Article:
The ticket to hell costs 480 ARS, about 30 EUR, and is issued by a grumpy woman with glasses in a neon lit cubicle. It’s 3:50am and the cashier looks like she would rather be in bed. In the background, music is pumping. We scan the tickets at the gates, and enter Time Warp, an electronic music festival. A couple of metres behind the barriers we’re hit by the smells of purgatory as sweaty bodies welcome us in their midst. A potpourri of odors envelops us - armpits, feet, crotches, damp clothes, energy drinks, alcohol. Cigarette smoke and air that has been breathed a thousand times over. All glazed with a thin layer of diarrhea. Some of the mood enhancers circulating in the crowd seem to have stimulated a couple digestive tract.
As we enter the hall, the air gets thicker and the music louder. It is difficult to see - the place is dark, and pale faces wearing sunglasses are only illuminated by strobing lights as we try to make our way towards the front. A thumping beat pushes us forward. We squeeze through the crowd and climb over clothes and backpacks stacked up to small obstacle islands on the slimey floor. Bodies bump into us, twitching and jerking in sync with the music. Two minutes in, and I’m covered head to toe in the sweat of other people. I depend on my Argentinian friend Ezequiel to drag me forward through the crowd. At some point, I can’t see where we’re coming from and where we’re going.
Past a couple of topless men massaging each other, we reach a corner of the giant hall where people are not stacked on top of each other. There is a bit of space and a more room to breathe. By sheer luck, we manage to find Ezequiel’s friends. They have been here for hours and are still going strong. Suddenly, the rhythm of the music changes and the crowd roars. Denise leans over to me and screams, “Loco Dice is playing”. All around us, people are dancing like crazy, grinding, half-naked, eyes closed. The energy is palpable. You have to go with the flow, or drown in the sensory overload. I don’t think i’ve been at a festival this intense before, and I’ve been to a few. The atmosphere is fierce, almost scary, but also fascinating. “We don’t get a lot of electronic music here in Buenos Aires. If we do, we go mental.” She twirls a lollipop in her mouth. “Want one?” “No thanks,” I shake my head.
As I fall into a rhythm myself, the girl next to me leans over. “Just let go, let it flow”. She waves her Garmin wristband in front of my eyes. “It’s a great workout! I’ve done my daily goal in steps three times over, since midnight! 27,000 steps”. Dum dum dum dummm, dum dum dum dumm. Moving in time with the music, she throws her hands towards the ceiling, head nodding, hair flying. A Garmin, at this primal event? Somehow, I find the juxtaposition amusing. I let my gaze wander across the crowd. There are lots of glistening bodies caught in time, repeating the same movement over and over. Smiles, seemingly frozen, illuminated by the laser show. One guy is doubled over; his friends, while continuing to dance, pour water down his neck. A few seconds later, he is back up, back on the beat, grinning. He chugs the rest of the water. The whole huge hall, I notice, is littered by flattened plastic water bottles. Hardly anyone is drinking alcohol. The only mixer available at the bar, “Speed”, is aptly named, considering that everyone around me seems to be on the pill of the same name. Or on MDMA, or cocaine, or a mix of all three.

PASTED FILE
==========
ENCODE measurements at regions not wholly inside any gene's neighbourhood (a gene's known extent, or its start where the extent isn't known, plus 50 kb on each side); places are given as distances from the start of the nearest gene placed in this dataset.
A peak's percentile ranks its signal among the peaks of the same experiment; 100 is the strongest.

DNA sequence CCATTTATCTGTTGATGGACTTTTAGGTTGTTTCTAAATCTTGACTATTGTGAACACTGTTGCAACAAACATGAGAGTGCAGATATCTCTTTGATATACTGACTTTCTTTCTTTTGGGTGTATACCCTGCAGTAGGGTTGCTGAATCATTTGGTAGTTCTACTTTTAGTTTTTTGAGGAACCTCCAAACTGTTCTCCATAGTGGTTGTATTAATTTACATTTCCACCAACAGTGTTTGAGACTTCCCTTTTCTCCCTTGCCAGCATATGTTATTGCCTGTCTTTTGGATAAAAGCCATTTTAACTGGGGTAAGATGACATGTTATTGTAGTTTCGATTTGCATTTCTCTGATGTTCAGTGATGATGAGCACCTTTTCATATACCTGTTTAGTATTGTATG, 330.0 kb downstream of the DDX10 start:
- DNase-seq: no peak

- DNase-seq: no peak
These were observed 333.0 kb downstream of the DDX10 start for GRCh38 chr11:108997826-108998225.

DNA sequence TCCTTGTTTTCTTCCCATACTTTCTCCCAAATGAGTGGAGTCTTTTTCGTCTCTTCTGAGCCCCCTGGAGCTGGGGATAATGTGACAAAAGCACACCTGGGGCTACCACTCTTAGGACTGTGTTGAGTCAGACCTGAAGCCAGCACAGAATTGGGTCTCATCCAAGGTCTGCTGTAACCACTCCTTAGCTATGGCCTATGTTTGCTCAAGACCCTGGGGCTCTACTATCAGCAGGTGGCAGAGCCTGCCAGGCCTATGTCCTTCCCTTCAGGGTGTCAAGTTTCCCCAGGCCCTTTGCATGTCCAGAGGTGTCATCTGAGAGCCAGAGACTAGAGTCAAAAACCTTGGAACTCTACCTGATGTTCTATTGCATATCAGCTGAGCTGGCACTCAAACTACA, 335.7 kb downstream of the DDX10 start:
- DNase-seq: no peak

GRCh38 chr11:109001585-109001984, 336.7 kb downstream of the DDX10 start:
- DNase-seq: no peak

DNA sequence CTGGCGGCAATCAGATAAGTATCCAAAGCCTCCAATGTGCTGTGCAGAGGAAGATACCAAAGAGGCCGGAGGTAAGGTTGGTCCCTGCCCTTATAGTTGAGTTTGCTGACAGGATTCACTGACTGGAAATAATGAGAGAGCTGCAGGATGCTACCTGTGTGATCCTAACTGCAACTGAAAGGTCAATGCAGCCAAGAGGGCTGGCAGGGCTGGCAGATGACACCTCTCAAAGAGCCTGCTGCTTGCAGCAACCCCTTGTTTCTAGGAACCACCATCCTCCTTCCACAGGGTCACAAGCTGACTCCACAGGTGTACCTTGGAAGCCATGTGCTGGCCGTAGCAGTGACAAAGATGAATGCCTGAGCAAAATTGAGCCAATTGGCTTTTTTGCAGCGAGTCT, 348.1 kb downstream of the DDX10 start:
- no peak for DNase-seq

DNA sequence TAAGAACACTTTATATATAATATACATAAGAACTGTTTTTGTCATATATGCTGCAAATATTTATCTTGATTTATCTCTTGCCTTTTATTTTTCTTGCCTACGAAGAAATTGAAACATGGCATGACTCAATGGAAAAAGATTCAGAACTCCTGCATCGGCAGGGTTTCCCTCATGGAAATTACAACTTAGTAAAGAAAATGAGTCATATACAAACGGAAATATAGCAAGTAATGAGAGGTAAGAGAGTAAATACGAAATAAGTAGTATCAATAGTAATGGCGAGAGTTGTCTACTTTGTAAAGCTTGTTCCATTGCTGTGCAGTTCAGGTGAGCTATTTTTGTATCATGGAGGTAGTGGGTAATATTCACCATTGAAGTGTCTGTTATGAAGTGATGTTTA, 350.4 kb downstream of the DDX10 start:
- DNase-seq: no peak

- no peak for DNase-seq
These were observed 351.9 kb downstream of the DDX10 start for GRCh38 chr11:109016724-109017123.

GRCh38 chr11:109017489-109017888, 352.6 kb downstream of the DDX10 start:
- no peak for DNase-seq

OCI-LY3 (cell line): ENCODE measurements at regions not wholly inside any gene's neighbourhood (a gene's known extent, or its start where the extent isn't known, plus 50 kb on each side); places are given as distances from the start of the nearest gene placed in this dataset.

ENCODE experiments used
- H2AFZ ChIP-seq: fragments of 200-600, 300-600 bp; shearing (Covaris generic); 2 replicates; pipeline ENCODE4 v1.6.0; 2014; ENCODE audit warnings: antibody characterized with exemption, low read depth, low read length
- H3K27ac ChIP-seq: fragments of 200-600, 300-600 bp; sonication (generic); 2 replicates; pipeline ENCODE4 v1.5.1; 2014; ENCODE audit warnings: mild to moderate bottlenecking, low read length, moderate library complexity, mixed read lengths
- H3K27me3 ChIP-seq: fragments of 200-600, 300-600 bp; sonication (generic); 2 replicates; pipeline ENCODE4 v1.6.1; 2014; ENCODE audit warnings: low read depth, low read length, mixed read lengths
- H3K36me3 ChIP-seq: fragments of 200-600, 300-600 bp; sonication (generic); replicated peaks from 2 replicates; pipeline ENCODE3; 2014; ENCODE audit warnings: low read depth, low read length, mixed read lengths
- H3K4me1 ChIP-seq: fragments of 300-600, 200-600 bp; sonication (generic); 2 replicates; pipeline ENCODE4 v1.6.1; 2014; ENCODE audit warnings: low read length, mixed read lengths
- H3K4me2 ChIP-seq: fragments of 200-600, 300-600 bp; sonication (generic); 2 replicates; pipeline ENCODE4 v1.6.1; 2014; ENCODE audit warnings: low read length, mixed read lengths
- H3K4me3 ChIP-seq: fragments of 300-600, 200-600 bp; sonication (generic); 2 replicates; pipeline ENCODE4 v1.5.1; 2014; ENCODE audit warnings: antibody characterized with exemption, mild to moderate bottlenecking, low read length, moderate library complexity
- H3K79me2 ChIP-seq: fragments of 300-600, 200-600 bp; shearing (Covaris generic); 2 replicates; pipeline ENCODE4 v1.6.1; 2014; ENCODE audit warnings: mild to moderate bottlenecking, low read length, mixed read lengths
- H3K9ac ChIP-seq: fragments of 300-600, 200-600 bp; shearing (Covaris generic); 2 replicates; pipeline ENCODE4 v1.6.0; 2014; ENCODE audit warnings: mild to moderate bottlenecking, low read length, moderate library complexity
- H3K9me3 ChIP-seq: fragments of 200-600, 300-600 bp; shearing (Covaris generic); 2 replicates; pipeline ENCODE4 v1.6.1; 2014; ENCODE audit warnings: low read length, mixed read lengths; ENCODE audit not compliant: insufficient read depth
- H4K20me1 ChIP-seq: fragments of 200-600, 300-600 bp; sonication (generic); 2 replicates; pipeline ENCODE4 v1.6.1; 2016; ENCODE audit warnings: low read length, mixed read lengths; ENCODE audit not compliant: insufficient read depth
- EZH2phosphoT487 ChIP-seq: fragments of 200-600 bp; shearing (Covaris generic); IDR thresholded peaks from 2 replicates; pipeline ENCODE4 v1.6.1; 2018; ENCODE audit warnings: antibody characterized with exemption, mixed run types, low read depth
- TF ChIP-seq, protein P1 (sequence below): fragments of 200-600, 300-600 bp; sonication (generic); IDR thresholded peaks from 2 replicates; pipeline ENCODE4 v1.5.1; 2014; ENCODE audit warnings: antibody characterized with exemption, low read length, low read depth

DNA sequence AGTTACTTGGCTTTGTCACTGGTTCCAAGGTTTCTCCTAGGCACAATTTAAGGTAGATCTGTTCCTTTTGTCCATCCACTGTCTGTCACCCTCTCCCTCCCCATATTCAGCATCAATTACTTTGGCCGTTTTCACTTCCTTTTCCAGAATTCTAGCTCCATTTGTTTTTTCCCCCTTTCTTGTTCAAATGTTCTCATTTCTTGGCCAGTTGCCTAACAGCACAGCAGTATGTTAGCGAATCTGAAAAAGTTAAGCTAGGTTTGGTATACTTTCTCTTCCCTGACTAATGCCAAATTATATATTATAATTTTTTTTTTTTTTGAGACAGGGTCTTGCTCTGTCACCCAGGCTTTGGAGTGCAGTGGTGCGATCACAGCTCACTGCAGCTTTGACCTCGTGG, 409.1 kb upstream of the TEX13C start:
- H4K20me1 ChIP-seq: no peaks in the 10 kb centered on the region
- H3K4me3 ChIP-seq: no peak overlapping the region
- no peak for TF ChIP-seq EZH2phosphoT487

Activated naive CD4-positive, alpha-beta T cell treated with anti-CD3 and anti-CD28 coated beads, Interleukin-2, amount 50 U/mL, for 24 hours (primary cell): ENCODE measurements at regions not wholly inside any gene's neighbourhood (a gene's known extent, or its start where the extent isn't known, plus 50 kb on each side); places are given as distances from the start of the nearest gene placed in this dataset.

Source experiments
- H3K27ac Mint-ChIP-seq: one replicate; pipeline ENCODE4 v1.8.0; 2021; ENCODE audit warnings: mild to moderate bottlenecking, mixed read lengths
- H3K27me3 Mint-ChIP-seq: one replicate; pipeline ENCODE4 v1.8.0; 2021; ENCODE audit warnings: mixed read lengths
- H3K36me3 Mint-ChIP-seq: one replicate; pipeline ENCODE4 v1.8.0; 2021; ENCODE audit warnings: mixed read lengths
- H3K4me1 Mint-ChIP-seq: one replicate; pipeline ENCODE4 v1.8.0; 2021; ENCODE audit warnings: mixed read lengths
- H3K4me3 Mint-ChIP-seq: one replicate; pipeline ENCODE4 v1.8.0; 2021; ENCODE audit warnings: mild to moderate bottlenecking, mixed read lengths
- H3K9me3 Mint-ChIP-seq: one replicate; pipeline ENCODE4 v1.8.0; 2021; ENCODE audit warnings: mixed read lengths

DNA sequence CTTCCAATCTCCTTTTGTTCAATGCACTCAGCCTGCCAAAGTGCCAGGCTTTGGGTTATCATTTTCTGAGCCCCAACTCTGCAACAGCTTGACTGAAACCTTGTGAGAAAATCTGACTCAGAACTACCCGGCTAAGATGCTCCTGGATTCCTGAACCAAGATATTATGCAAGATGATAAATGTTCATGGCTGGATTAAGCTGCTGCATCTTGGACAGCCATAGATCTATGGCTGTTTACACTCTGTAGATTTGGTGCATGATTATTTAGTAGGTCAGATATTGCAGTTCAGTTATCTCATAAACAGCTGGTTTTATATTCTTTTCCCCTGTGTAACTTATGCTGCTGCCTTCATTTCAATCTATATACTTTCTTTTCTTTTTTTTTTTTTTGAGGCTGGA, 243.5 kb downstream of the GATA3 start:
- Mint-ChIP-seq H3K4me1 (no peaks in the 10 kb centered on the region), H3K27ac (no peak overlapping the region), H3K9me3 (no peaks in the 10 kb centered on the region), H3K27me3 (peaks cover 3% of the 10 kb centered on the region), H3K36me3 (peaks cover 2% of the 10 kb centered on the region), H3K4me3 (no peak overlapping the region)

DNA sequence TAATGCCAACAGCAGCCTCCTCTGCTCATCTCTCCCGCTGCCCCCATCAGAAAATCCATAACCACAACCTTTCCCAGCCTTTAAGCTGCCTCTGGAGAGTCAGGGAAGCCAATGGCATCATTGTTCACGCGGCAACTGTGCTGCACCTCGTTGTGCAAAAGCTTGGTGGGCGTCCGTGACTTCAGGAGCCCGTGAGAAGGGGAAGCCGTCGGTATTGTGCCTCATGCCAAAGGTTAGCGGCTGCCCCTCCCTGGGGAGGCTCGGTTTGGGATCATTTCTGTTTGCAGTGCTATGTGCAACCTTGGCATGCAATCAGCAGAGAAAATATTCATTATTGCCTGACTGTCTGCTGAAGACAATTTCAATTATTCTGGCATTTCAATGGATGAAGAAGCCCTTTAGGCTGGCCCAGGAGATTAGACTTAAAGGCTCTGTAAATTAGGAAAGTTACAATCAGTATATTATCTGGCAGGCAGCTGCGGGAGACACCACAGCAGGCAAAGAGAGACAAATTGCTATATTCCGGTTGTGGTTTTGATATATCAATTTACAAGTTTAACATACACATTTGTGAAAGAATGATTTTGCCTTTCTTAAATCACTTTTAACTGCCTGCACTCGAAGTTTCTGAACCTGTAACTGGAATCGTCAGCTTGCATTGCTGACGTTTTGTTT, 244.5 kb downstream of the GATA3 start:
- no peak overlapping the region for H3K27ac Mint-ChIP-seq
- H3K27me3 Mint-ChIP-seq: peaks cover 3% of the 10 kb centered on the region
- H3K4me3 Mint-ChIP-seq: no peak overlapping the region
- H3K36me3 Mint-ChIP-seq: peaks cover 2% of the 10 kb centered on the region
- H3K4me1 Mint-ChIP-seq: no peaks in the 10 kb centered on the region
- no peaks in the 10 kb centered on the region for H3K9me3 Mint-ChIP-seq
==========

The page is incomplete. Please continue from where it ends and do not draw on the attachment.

By now it’s 6:30am, and I have to check out of my hostel in three hours. The air that fills the hall is devoid of any oxygen. The porta potties are in a state that’s beyond describable. When I can’t avoid it anymore, I squint my eyes, hold my breath and step into a puddle of puke that covers the plastic floor of the toilet. I make it out of there as quickly as possible. We decide to head home. The crowd is still throbbing, and our group forms a human caterpillar to move through the masses. We emerge, sticky and foul smelling. I follow the others to a huge parking deck; to my surprise, people are getting into cars and driving away. After partying 9 hours straight. “Yeah, there are no cabs and no busses,” my friend explains. “We’re lucky to hitch a ride”.
The next morning, I’m in a cab on my way to the airport when Facebook lights up. A new message. Ezequiel has sent me an link. “Cinco jóvenes murieron en una fiesta electrónica en Costa Salguero,” five people died last night. Most likely of drugs. Two of them were only discovered when the festival was evacuated - probably shortly after we left. I’m reminded of the awful smell that greeted us when we entered the first hall. One of people overdoing it, of losing control - of themselves, and their bodies. Maybe I had a sense of foreboding. Maybe I’m only imagining it, in retrospect.
I check Google, another headline pops up. “Five People Dead At Time Warp Argentina In Buenos Aires — Some Attendees Still Call It A ‘Great Night’” titles an online news outlet, while the BBC's note is a bit drier. Driving through the grey city, I watch a lone raindrop rolling down the window, and contemplate the article. It was certainly an intense night, different somehow. One could sense the energy, very raw, very real, contained by the music in positive space, but on the cusp of switching over to something darker. Something bad. I could feel it, and it gave me a tingling of the spine. Maybe some people probably thrive on that. I close my eyes, briefly, and see myself on the dance floor, in that sea of people. I can’t see an exit. I’m glad the switch wasn’t flicked.